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Lionesses' success

How can the Lionesses’ success impact the activities sector?

September 8, 2023

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The Lionesses’ success has raised many questions across the activities sector as to the role they play in representing the value of sport for girls and women. Whilst women’s football had a major audience prior to World War 1, between 1921 and 1970, women were banned from playing the game, making the women’s continued success at the World Cup a significant step in representation.

StreetGames, for example, have noted the importance of the Lionesses’ victory. According to the charity, there are now over 100,000 more girls participating in the sport than there were just five years ago. And whilst girls are engaging far less often than boys (23% compared with 56%), their continued success highlights a genuine need for greater intervention.

In the UK particularly, there are clear issues about accessibility for women and girls. Many girls still find insurmountable barriers to playing football, including kit costs, menstrual poverty, and transportation and safety concerns. In many co-educational schools, policies that create equanimity in physical activity are still sorely lacking.

The activities sector has an opportunity to create supplementary physical education spaces that give improved value to girls’ experiences. In utilising school spaces, providing mixed-activity programmes and supporting schools with their PE provisions, the sector can revolutionise physical education. With multiple academic goals, taking the stress of institutions to reach higher activity standards would strengthen institutional partnerships.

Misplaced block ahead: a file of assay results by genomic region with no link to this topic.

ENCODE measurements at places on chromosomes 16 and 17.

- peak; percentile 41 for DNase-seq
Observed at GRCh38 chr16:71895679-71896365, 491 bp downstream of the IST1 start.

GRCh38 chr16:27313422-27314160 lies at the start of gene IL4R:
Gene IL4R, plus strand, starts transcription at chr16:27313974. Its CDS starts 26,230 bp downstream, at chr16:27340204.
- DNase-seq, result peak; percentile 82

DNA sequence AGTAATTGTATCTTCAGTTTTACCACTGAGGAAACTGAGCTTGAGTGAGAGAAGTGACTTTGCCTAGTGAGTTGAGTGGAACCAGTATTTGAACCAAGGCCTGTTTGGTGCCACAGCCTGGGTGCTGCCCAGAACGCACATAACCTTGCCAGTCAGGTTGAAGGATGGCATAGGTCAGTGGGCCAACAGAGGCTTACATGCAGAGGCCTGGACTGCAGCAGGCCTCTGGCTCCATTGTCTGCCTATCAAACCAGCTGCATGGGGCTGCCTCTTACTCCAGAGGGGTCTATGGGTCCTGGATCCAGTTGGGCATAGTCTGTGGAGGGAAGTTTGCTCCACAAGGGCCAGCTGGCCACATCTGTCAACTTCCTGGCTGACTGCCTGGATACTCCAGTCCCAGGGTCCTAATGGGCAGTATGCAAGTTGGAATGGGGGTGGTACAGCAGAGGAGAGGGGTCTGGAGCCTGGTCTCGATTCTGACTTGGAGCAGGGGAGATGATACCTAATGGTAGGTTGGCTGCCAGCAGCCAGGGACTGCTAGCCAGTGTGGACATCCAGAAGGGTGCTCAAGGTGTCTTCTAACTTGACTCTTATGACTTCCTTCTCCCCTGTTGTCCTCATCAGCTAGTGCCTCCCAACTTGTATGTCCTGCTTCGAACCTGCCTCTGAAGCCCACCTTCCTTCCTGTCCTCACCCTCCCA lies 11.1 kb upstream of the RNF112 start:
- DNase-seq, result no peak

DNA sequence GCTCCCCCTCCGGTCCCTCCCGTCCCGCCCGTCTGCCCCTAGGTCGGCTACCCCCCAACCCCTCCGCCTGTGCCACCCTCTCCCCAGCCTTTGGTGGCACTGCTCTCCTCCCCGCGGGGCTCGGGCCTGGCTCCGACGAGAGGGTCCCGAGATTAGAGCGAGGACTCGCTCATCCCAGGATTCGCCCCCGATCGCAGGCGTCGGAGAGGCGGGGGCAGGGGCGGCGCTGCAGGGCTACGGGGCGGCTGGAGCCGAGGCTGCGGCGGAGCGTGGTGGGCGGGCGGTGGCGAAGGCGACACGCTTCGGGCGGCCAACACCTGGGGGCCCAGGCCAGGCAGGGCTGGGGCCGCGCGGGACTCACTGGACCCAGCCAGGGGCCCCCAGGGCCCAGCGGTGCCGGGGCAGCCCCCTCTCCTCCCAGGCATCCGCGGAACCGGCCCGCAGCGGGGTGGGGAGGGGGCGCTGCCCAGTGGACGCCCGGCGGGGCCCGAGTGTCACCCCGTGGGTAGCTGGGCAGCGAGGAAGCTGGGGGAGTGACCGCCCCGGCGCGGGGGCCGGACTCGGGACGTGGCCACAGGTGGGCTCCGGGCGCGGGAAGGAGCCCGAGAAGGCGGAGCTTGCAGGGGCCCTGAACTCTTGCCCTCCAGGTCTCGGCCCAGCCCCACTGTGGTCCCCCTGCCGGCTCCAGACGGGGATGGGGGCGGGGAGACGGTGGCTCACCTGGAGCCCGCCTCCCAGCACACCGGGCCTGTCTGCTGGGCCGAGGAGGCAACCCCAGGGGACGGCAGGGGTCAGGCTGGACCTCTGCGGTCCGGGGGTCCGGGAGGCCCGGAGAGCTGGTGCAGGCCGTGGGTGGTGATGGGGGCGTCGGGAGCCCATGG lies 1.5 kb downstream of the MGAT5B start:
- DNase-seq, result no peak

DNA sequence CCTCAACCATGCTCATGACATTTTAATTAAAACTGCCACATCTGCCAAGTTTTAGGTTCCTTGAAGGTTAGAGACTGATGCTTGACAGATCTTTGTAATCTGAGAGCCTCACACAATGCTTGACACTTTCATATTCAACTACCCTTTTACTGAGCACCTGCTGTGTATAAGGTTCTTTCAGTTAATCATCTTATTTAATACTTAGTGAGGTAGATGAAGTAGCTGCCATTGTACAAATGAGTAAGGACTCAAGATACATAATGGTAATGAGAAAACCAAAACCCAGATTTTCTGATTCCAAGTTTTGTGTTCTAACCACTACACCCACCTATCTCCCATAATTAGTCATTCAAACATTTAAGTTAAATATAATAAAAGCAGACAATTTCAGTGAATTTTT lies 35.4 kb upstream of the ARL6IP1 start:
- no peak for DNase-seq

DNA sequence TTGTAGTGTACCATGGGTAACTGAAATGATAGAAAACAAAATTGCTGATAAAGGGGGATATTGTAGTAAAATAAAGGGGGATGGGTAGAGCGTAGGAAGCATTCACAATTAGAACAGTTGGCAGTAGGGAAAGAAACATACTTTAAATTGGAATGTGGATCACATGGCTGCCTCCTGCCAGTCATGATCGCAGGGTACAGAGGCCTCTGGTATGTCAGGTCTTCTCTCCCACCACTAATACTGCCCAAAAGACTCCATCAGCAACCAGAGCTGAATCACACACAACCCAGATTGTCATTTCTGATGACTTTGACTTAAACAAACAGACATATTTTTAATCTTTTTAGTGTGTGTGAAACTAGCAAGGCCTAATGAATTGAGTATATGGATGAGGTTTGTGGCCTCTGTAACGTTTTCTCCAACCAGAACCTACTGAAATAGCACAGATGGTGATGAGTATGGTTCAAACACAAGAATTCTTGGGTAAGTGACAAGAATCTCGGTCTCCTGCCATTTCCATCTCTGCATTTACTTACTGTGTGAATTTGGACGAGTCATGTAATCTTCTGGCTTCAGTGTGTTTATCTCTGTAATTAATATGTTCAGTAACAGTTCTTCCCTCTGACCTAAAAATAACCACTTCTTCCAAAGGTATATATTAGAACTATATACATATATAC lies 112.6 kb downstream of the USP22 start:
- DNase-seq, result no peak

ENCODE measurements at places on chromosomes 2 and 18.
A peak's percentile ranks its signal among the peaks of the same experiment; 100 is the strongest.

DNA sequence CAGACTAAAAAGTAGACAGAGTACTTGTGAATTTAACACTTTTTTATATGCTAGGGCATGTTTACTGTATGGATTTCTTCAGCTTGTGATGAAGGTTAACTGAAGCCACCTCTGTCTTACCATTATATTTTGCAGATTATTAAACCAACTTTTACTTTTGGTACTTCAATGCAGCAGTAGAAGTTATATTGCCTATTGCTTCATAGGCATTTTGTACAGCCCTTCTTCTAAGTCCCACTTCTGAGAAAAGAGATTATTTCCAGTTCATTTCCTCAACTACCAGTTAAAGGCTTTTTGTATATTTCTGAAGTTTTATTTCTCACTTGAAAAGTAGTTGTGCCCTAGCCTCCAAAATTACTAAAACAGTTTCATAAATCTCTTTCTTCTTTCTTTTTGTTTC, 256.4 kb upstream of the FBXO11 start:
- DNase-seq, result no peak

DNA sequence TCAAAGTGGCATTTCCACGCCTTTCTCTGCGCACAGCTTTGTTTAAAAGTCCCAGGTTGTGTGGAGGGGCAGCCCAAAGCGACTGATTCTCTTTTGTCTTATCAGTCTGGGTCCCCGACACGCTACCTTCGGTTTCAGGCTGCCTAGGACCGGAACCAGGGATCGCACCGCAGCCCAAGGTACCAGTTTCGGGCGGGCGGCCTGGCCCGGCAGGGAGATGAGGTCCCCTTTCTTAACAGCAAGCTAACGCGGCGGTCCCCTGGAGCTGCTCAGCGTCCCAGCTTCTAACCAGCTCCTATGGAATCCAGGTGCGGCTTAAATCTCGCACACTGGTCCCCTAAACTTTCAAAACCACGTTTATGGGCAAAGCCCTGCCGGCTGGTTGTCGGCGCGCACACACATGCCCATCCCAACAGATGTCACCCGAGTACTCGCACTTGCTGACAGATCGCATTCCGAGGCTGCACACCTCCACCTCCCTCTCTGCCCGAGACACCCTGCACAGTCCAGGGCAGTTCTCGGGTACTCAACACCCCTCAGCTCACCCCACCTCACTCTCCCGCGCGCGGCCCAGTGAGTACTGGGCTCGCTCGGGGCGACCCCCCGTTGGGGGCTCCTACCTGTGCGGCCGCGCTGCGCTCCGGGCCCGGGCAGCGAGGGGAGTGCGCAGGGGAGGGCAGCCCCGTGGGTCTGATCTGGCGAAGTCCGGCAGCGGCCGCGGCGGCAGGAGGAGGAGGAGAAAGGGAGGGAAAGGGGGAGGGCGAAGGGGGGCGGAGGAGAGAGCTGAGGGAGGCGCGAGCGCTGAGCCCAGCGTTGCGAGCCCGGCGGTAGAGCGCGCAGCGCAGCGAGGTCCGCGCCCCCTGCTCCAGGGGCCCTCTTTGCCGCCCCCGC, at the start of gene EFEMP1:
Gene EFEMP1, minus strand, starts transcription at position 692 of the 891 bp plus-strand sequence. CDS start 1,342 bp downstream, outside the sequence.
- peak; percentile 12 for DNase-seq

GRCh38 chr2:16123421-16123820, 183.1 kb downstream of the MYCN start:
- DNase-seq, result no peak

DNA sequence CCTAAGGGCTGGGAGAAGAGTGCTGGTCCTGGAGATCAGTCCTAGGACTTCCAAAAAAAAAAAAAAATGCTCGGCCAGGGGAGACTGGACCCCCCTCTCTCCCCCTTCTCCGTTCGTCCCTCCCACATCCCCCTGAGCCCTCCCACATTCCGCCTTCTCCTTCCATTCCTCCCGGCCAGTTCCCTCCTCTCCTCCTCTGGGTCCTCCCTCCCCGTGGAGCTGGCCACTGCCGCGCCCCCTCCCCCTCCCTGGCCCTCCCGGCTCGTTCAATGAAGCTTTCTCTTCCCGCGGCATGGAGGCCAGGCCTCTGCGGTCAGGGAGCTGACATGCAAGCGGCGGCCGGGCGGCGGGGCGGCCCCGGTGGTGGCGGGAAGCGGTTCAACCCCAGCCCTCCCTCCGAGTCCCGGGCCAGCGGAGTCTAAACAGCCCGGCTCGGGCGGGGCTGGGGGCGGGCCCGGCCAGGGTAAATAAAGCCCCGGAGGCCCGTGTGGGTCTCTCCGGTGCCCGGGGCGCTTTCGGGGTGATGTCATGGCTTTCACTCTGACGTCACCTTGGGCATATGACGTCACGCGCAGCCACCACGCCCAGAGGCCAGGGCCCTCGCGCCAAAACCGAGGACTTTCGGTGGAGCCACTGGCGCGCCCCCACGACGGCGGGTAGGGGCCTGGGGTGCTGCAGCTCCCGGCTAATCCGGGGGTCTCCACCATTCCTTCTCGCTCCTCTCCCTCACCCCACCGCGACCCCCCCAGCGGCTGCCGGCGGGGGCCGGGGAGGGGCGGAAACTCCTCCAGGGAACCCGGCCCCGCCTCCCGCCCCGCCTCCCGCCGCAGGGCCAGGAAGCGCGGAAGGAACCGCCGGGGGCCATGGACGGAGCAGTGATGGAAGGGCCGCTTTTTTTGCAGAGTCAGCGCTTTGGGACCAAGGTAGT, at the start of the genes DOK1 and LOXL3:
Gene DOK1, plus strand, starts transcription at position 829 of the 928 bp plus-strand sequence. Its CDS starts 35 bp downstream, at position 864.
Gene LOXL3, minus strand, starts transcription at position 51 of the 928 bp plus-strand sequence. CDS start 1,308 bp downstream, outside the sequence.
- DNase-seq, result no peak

The Lionesses themselves have pointed to schools as an ideal place to encourage better access to sport. The Women’s Football Review, led by pundit Karen Carney MBE has produced a list of recommendations to support women’s football holistically. Clearly, creating comparable opportunities between the genders is key to improving standards.

The commitment to minimum operating standards, including player salaries and parental packages, are amongst these recommendations. The aim is to solidify the importance of women’s football by, for example, providing comparable broadcast slots, salaries and equanimity through parental packages.

A good indication of women’s sport having the support of the commercial sector is the recent announcement of Greene King’s investment in women’s football. The pub company and brewer has highlighted their investment in grassroots sport, totalling £126,000 in funds for women’s sports groups. CEO Nick Mackenzie has pledged to double that amount after England’s success in Australia.

Yet this recognises existing support and could be construed as a way to market their brand at the expense of women’s sport. It wouldn’t be an uncommon occurrence, as stories pertaining to sexual impropriety and lack of ambassadorial support for the Lionesses’ World Cup bid continue to make the headlines.

The importance of maintaining standards and simultaneously raising them for the future is dependent on strong governmental support in schools. The recent commitment to the Pupil’s Premium for the next two academic years and further investment in competitive as well as non-competitive physical activity is a positive indication of that direction.

It is important that as the excitement wanes, the commitment to girls and women’s football remains solid and consistent.

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